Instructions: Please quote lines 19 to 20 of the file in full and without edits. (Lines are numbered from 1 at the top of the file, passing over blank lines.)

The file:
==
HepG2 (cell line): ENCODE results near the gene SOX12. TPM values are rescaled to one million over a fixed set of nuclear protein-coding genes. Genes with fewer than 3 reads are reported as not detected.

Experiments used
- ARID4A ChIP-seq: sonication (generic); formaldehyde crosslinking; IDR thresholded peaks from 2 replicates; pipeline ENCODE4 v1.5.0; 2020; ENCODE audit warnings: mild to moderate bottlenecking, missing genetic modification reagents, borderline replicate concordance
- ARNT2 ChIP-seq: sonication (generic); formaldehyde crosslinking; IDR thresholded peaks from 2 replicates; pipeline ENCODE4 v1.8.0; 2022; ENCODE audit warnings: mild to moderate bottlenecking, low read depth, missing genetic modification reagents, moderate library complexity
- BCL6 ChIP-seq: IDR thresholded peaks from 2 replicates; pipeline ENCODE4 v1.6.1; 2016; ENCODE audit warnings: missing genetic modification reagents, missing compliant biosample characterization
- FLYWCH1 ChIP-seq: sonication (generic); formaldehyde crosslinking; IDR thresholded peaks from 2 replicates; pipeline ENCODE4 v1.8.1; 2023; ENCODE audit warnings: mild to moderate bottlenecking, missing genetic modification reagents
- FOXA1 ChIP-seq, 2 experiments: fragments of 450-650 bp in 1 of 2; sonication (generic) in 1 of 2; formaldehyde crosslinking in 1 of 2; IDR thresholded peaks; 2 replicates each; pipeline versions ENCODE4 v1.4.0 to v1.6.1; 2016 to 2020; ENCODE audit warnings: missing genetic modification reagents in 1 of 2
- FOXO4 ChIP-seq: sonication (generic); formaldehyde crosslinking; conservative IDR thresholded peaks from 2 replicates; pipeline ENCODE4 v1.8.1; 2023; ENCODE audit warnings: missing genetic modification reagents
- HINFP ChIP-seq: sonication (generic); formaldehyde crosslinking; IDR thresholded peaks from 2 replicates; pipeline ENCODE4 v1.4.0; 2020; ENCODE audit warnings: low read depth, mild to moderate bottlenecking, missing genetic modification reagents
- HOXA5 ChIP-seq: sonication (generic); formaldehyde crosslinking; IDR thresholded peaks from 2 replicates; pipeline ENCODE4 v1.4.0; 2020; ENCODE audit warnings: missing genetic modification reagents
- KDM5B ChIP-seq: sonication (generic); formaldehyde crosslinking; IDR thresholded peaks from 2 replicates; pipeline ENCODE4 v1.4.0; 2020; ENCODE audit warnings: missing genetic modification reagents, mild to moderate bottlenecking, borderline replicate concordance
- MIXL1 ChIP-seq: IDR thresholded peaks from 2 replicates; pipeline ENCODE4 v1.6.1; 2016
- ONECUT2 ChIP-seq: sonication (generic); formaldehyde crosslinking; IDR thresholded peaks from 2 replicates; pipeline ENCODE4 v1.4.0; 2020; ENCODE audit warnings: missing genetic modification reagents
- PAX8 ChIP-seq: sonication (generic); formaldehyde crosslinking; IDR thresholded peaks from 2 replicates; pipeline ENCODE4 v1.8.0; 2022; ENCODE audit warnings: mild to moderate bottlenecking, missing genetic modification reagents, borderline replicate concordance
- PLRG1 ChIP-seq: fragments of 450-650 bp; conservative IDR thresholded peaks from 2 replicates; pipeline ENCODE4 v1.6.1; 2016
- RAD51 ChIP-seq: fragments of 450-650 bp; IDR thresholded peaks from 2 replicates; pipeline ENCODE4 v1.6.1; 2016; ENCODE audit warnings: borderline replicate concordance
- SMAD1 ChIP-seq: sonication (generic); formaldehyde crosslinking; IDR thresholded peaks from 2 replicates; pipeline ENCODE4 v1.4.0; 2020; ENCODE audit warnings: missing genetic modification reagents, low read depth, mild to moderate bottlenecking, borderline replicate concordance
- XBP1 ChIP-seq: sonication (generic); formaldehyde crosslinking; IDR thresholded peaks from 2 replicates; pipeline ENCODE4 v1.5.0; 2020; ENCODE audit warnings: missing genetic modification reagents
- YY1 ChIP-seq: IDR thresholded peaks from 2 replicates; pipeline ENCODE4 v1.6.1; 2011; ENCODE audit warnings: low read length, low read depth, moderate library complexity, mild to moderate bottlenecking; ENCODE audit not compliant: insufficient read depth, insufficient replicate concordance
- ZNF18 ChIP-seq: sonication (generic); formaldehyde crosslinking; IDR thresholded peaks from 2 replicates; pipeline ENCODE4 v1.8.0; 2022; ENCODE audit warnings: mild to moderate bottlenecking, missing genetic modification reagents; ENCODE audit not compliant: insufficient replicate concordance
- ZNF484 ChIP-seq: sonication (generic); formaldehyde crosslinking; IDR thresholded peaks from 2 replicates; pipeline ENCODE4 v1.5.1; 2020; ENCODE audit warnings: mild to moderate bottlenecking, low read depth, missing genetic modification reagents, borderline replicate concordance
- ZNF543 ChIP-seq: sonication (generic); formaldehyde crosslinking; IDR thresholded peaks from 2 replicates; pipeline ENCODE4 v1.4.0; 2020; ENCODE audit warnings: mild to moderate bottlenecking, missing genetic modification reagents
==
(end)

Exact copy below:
- YY1 ChIP-seq: IDR thresholded peaks from 2 replicates; pipeline ENCODE4 v1.6.1; 2011; ENCODE audit warnings: low read length, low read depth, moderate library complexity, mild to moderate bottlenecking; ENCODE audit not compliant: insufficient read depth, insufficient replicate concordance
- ZNF18 ChIP-seq: sonication (generic); formaldehyde crosslinking; IDR thresholded peaks from 2 replicates; pipeline ENCODE4 v1.8.0; 2022; ENCODE audit warnings: mild to moderate bottlenecking, missing genetic modification reagents; ENCODE audit not compliant: insufficient replicate concordance